* Worst contraction in 15 years masks shaky recovery
* Growth could help government meet debt through revenues
* Banking sector makes worst losses on record in 2009
(Adds analysts, details, data on banking sector losses)
By Sabina Zawadzki
KIEV, Feb 16 (Reuters) - Ukraine’s economy shrank 15 percent in 2009 -- the worst contraction in 15 years -- hit by a dramatic drop in steel exports as global demand waned during the financial crisis.
But as the economy tumbled, politicians were focused on a power struggle, which culminated in a bitterly-fought presidential election this month.
The preliminary estimate published by the economy ministry on Tuesday is exactly in line with a forecast from the International Monetary Fund, which has had to come to Ukraine’s aid with a $16.4 billion bailout. That programme was suspended at the end of last year over broken budget promises.
The figure, however, is worse than a median of 14.0 percent in a Reuters Poll of analysts taken earlier this month and the 12.5 percent predicted by Economy Minister Bohdan Danylyshyn at the end of last year. [ID:nLDE61423L] [ID:nLDE5BH0W9]
Quarterly figures released a day earlier showed signs of a fragile recovery -- the economy shrank 7 percent in the fourth quarter year-on-year, the smallest drop last year. The largest was just over 20 percent in the first quarter.
The economy grew 2.1 percent in 2008.
Although the government does not now publish quarter-on-quarter data, the central bank said Ukraine emerged from recession in the second quarter of 2009 when it grew 4.5 percent after a drop of 12.9 percent in the first quarter.
Signs of recovery are welcomed as Ukraine struggles to pay its debts.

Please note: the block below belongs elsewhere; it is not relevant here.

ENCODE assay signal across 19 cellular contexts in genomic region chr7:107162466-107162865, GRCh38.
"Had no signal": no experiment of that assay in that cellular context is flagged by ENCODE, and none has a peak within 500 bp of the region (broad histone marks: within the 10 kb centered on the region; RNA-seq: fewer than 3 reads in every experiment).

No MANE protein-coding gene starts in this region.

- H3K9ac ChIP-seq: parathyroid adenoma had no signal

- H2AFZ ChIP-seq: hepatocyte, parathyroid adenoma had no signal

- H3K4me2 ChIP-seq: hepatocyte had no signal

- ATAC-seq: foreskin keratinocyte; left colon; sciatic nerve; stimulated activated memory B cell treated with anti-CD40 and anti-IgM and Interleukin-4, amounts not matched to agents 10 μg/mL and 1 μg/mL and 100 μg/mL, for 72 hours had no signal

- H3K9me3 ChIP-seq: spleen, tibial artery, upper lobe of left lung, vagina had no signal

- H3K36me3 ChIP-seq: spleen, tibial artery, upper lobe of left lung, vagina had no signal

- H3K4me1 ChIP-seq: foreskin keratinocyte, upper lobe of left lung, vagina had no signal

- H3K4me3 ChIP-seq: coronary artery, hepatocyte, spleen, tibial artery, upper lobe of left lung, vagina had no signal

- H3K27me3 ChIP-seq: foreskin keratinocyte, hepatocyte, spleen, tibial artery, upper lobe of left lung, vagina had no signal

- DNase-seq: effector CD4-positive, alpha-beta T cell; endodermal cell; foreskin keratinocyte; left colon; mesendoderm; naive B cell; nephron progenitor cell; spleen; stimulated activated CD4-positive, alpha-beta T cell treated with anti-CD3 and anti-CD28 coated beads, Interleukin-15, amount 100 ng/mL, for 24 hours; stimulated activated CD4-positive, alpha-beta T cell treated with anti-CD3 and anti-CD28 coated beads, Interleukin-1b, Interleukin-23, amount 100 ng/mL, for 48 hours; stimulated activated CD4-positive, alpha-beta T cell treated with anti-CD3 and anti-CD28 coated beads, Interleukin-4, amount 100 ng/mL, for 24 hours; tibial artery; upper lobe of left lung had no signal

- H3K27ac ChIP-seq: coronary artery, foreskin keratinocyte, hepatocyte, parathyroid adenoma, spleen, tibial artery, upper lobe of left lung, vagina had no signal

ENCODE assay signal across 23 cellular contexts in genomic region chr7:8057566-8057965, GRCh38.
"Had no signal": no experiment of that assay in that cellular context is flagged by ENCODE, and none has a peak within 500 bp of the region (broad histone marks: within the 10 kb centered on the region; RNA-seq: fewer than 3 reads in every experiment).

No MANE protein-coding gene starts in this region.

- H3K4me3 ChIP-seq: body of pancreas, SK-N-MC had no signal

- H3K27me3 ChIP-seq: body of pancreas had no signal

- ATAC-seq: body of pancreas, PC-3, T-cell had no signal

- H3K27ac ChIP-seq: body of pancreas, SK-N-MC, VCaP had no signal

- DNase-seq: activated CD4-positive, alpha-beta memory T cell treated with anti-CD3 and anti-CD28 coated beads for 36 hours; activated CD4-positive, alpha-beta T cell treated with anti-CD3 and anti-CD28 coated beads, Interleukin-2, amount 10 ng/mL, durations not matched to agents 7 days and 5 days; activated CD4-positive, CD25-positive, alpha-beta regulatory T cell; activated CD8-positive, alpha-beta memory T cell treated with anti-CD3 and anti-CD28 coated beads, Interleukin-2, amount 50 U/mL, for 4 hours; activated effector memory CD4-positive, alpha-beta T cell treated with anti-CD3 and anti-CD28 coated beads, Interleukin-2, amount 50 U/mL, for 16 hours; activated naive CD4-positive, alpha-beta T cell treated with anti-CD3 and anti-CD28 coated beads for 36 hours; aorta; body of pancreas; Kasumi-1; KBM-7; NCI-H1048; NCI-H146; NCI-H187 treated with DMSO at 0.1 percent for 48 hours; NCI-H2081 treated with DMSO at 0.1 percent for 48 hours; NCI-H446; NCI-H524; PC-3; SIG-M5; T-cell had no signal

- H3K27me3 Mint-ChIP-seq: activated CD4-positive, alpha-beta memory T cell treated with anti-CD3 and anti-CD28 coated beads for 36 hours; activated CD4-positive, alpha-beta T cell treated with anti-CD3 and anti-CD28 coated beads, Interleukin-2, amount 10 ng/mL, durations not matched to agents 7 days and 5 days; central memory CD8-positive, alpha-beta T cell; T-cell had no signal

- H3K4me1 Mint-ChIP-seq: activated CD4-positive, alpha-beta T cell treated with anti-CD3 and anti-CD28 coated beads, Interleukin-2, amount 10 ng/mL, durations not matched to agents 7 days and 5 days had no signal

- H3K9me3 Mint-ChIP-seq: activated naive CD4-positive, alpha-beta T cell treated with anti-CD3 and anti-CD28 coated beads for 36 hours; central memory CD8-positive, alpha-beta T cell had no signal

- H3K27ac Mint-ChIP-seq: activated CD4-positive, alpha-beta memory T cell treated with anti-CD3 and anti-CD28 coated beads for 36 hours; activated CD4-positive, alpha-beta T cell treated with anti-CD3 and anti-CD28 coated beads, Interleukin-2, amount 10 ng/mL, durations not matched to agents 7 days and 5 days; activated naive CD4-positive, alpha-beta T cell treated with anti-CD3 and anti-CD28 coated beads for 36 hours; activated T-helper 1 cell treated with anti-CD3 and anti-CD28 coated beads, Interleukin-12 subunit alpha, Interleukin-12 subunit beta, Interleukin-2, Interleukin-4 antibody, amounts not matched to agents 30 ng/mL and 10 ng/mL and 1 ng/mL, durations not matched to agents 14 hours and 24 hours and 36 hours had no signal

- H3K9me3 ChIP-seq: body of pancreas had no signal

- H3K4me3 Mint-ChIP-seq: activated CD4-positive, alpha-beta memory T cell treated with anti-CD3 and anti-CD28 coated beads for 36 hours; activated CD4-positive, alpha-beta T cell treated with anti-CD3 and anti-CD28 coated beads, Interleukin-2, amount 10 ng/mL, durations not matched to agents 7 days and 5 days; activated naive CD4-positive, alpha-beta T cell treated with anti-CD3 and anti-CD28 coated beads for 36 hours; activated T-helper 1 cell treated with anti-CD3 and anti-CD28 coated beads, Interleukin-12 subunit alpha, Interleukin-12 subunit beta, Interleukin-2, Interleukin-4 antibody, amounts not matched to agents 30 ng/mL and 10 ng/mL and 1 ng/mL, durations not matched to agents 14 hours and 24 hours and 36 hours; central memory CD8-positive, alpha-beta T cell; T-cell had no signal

A deputy finance minister on Monday raised the prospect of short-term domestic debt getting out of hand as it is forced to issue more of at skyhigh yields to cover recently-issued debt falling due. He proposed borrowing abroad. [ID:nLDE61E1YN]
But “people could be discounting the additional factor” of economic recovery, said UniCredit economist Dmitry Gourov.
“If the economy continues to improve then the treasury will have more finances available and would have to borrow less to pay debt back. The export sector is improving,” he said.
RECORD BANKING LOSSES
Analysts have long said reliance on steel -- a legacy from the Soviet days -- dictates the fate of the economy and until structural reforms are introduced, the country will continue to swing with the price of metals.
“Steel is a particularly bad commodity from the credit perspective because every time there’s a credit crunch, people stop buying cars and houses,” said Commerzbank analyst Dmitry Sentchoukov.
Few believe President elect Viktor Yanukovich, backed by wealthy industrialist and steelmen from the eastern regions, would usher in a period of such fundamental reforms.
“So the medium term outlook is not really positive because there’s high probability of Ukraine meeting the next crisis with the same reliance on steel and a higher debt load when a blank cheque from the IMF may not be available,” Sentchoukov said.
The fall in exports prompted a sharp fall in the hryvnia -- it lost over half of its value to the dollar at the end of 2008 when the economy began to slide and traded at only slightly stronger levels last year thanks to central bank intervention.
That fall also shook the banking sector to the core as companies and ordinary Ukrainians who borrowed in dollars suddenly could not afford to repay their debts.
Data from the central bank issued on Tuesday showed the banking sector as a whole made its biggest losses on record -- 31.5 billion hryvnias ($3.9 billion) in 2009 against overall profits of 7.3 billion hryvnias in 2008.
The economy is expected to return to growth this year with estimates at 2.6-2.7 percent from the World Bank and the IMF. Danylyshyn said GDP could grow by as much as 3.7 percent.
But some analysts are pessimistic.
“Given that the banking sector is still very fragile and banks are providing very few loans to the real sector at affordable rates, we maintain our conservative 2010 GDP forecast of 2.1 percent,” Renaissance Capital said in a note.
Ukraine, once the breadbasket and industrial powerhouse of the Soviet Union, gained independence in 1991. But its economy is still recovering from that shock -- its size in 2008 was only 74 percent of what it was in 1991. (Reporting by Sabina Zawadzki; Editing by Ron Askew)